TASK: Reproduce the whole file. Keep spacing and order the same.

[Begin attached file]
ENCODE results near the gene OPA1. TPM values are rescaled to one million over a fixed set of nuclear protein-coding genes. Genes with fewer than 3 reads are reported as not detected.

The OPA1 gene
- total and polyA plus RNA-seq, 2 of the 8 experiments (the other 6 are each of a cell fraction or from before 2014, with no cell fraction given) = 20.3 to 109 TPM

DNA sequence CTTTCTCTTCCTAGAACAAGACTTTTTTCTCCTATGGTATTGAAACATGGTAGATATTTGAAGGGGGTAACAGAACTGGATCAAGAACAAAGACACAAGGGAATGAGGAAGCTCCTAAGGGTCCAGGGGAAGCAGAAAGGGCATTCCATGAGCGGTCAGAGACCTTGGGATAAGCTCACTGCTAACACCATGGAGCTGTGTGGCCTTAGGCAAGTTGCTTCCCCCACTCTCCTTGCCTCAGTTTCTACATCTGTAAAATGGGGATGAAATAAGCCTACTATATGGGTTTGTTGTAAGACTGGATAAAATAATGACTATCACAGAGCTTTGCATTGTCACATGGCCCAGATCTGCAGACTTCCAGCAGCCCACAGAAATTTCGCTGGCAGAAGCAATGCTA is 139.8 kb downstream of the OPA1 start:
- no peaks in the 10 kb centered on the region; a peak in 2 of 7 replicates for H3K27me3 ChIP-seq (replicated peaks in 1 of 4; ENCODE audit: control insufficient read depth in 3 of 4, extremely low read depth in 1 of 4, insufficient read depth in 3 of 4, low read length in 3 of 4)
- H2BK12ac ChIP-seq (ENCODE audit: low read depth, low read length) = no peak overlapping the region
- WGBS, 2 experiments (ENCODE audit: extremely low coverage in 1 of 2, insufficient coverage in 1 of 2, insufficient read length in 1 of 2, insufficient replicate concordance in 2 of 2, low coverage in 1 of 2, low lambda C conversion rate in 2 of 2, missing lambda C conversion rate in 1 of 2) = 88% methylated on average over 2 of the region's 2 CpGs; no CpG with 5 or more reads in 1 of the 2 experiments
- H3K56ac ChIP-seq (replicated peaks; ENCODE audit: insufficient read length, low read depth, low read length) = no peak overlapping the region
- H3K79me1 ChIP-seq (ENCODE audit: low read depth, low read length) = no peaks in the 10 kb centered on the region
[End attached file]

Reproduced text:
ENCODE results near the gene OPA1. TPM values are rescaled to one million over a fixed set of nuclear protein-coding genes. Genes with fewer than 3 reads are reported as not detected.

The OPA1 gene
- total and polyA plus RNA-seq, 2 of the 8 experiments (the other 6 are each of a cell fraction or from before 2014, with no cell fraction given) = 20.3 to 109 TPM

DNA sequence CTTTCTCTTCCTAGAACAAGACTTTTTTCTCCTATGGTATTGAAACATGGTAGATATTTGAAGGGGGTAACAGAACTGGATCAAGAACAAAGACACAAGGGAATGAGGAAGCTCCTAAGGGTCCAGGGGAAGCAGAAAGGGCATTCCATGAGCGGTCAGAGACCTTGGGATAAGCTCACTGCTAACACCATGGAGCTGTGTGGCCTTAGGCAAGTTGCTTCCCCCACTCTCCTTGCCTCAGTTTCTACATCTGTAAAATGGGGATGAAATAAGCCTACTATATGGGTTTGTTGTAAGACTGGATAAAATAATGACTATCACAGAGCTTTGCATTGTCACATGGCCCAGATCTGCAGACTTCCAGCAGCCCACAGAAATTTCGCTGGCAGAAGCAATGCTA is 139.8 kb downstream of the OPA1 start:
- no peaks in the 10 kb centered on the region; a peak in 2 of 7 replicates for H3K27me3 ChIP-seq (replicated peaks in 1 of 4; ENCODE audit: control insufficient read depth in 3 of 4, extremely low read depth in 1 of 4, insufficient read depth in 3 of 4, low read length in 3 of 4)
- H2BK12ac ChIP-seq (ENCODE audit: low read depth, low read length) = no peak overlapping the region
- WGBS, 2 experiments (ENCODE audit: extremely low coverage in 1 of 2, insufficient coverage in 1 of 2, insufficient read length in 1 of 2, insufficient replicate concordance in 2 of 2, low coverage in 1 of 2, low lambda C conversion rate in 2 of 2, missing lambda C conversion rate in 1 of 2) = 88% methylated on average over 2 of the region's 2 CpGs; no CpG with 5 or more reads in 1 of the 2 experiments
- H3K56ac ChIP-seq (replicated peaks; ENCODE audit: insufficient read length, low read depth, low read length) = no peak overlapping the region
- H3K79me1 ChIP-seq (ENCODE audit: low read depth, low read length) = no peaks in the 10 kb centered on the region